During a July 26, 1995 hearing, opponents of Prop. 187 told a federal judge in Los Angeles that the measure was unconstitutional, and that she should simply declare Prop. 187 unconstitutional without a trial. Opponents argued that the measure unconstitutionally interfered with the federal government's jurisdiction over immigration policy.
Opponents argued that only the federal government, and not the state government, can take steps designed to reduce illegal immigration. According to one anti-187 attorney, "California has no business, no business at all, saying who may come in and who may go out."
The state of California countered that the purpose of Prop. 187 was to decide how scarce state resources should be allocated among persons who apply for benefits under state-run programs. The state offered the judge a draft letter that would be given to suspected illegal aliens that advises them to either leave the US, or contact the INS to resolve their legal status.
The judge has several options, including declaring part or all of Prop. 187 unconstitutional, and scheduling a trial on the entire initiative or the sections deemed constitutional. That trial is currently scheduled for September.
If the judge declares Prop. 187 unconstitutional, state lawyers say they will file an appeal with the US 9th Circuit Court of Appeals. The group that sponsored Prop. 187 has threatened to offer a $10,000 reward to anyone who can prove that the judge personally hired an illegal alien; Prop. 187 proponents believe that the judge personally opposes Prop. 187.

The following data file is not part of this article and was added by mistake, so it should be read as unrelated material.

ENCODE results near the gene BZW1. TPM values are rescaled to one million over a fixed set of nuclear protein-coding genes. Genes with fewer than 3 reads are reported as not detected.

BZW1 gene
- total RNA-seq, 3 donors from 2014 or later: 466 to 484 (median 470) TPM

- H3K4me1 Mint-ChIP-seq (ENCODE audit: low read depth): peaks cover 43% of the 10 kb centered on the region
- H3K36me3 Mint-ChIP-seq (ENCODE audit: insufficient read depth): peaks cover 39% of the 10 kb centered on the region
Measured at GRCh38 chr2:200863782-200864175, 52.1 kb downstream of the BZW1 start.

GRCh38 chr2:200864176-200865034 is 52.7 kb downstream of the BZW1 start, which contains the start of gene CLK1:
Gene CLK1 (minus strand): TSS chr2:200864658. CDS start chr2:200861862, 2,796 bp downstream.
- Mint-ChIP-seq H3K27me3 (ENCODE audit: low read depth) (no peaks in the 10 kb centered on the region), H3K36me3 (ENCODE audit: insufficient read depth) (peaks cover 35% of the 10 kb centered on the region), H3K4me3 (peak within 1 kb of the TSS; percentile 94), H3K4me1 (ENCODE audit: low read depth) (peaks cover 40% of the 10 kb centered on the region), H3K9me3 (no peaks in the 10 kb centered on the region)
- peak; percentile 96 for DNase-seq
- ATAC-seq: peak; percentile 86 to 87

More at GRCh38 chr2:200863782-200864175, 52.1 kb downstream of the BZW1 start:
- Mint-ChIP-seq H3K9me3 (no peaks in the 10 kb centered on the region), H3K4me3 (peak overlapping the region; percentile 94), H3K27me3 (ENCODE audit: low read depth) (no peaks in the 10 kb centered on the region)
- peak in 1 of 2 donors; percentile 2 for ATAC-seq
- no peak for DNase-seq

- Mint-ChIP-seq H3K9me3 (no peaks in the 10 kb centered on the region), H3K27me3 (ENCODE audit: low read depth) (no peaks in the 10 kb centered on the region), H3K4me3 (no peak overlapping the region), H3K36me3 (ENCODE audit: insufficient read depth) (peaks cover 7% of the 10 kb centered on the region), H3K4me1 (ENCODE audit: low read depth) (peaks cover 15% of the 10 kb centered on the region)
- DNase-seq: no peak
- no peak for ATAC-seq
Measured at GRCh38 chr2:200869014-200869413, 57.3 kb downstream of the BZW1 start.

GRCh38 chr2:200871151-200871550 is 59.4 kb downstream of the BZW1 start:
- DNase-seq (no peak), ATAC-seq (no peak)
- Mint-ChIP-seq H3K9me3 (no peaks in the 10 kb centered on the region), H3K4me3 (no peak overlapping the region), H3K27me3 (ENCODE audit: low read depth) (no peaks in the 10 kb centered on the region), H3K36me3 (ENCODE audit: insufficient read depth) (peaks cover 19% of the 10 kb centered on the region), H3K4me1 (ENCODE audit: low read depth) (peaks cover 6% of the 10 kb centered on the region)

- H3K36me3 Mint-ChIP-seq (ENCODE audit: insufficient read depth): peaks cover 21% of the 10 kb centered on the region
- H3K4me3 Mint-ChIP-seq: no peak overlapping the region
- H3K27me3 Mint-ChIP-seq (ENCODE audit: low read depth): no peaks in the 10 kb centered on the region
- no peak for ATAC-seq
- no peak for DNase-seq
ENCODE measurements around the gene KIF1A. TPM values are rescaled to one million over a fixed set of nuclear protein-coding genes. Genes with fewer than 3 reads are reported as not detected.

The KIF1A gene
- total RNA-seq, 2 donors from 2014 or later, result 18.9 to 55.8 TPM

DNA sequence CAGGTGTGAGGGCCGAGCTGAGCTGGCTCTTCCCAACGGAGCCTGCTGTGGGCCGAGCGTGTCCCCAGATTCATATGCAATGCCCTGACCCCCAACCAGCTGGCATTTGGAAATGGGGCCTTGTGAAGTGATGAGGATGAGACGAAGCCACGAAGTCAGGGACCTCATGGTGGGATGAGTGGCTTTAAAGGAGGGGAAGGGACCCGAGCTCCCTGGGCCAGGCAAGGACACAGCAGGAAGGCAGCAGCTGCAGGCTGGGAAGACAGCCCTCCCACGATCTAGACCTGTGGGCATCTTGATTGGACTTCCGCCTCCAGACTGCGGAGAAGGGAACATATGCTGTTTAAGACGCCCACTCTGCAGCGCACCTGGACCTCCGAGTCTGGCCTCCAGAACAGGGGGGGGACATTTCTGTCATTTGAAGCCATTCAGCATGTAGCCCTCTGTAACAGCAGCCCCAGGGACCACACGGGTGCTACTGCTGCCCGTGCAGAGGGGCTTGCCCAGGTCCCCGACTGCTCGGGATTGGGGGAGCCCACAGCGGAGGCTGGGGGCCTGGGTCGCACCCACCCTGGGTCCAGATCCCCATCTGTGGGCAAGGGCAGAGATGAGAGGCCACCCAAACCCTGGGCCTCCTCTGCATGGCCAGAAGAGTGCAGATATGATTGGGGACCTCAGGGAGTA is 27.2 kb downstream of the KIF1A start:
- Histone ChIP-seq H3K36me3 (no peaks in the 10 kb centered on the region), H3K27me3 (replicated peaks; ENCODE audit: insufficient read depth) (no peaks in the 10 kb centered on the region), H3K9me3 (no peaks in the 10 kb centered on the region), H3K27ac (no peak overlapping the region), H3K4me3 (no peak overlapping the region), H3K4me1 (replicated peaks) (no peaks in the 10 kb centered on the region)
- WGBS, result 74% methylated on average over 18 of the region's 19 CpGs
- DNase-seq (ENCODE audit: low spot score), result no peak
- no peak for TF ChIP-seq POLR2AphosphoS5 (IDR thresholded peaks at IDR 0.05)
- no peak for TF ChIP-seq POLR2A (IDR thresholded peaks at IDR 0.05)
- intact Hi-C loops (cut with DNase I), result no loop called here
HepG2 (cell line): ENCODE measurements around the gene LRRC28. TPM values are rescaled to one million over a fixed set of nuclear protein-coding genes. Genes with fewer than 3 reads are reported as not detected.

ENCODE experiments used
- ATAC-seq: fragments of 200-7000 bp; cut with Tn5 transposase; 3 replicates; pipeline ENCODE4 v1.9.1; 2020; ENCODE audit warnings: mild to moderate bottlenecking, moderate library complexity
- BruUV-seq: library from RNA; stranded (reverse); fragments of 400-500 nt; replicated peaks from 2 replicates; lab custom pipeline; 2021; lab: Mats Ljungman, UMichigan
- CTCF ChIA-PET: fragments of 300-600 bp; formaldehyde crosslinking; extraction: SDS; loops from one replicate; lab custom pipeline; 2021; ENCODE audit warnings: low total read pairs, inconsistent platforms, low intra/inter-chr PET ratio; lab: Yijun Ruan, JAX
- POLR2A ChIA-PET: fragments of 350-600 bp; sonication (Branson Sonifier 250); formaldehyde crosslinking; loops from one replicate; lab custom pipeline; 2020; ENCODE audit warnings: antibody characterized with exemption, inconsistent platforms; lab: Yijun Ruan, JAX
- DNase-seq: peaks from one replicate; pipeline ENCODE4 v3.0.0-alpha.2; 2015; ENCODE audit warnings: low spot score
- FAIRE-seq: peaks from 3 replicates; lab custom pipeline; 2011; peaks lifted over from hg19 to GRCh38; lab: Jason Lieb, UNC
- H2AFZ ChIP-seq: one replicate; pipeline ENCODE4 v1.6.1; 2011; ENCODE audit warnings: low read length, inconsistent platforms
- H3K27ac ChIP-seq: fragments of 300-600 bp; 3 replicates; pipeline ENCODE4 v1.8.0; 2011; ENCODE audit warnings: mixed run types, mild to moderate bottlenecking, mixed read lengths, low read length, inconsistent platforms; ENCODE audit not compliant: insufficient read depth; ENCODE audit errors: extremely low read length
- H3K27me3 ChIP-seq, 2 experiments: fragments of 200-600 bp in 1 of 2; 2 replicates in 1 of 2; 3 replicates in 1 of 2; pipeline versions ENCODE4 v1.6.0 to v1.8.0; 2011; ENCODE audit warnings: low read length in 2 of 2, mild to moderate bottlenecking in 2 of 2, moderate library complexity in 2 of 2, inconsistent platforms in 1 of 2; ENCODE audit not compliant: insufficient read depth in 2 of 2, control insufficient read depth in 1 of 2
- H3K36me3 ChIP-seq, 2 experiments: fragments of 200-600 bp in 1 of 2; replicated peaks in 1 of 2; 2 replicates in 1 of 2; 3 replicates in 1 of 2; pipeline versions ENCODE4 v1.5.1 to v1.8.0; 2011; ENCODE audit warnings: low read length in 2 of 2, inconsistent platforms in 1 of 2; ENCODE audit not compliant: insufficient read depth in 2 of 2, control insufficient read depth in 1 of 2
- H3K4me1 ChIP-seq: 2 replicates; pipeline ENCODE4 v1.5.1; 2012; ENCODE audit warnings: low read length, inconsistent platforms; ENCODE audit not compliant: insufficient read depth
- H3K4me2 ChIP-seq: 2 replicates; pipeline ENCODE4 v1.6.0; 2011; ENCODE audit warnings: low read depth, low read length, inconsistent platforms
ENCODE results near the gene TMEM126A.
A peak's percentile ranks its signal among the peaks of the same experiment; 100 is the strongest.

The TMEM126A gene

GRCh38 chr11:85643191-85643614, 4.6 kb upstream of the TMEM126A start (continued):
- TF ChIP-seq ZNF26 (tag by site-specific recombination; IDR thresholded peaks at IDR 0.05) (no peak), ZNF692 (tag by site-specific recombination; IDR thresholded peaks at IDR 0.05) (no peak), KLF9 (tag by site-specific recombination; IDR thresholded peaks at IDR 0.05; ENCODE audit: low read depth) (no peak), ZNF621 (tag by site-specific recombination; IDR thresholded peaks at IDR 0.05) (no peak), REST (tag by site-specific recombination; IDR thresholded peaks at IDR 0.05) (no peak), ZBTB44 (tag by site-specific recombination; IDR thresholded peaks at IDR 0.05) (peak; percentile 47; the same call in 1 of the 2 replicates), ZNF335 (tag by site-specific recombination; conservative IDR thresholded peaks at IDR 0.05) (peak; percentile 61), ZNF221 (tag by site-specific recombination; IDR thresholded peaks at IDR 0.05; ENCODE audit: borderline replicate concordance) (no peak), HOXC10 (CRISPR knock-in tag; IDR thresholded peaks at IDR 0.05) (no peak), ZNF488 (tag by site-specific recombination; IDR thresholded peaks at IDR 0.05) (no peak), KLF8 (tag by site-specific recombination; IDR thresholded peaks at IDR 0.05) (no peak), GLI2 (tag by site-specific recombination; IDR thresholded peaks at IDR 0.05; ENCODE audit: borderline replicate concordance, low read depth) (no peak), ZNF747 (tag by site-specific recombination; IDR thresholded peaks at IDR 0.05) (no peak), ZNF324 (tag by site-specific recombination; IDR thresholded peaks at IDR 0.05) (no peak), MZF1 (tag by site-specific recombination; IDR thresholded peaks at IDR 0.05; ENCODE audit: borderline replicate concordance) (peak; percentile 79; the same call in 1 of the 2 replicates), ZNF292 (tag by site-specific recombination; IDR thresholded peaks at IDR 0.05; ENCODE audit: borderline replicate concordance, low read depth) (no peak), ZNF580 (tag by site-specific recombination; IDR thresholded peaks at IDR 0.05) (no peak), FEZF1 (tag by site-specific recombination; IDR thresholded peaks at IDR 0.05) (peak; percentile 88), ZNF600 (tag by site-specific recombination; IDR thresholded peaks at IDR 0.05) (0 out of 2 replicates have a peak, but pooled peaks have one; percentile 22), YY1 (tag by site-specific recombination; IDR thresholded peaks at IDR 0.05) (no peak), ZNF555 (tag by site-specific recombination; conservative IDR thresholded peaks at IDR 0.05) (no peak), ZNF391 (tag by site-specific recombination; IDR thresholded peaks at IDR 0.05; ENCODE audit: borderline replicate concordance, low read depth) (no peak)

Legal observers predict the case will reach the US Supreme Court in 1996 or 1997.
Several hundred college and law students are participating in a California Freedom Summer campaign to take testimony from immigrants that Prop. 187 has led to or increased discrimination against them. The first Freedom Summer was in 1964, when college students flooded Mississippi to register Black voters.
Laura Mecoy, "Public not final judge of Prop. 187's merits," Sacramento Bee, July 31, 1995. Peter Hecht, "A Freedom Summer--1990s Style," Sacramento Bee, July 30, 1995. Paul Feldman, "Judge Hints That Prop. 187 May be Unconstitutional," Los Angeles Times, July 27, 1995. Laura Mecoy, "Judge's Remarks buoy Prop. 187 foes' hopes, Sacramento Bee, July 27, 1995. "Opponents to press judge to scuttle Prop. 187 today," July 26, 1995.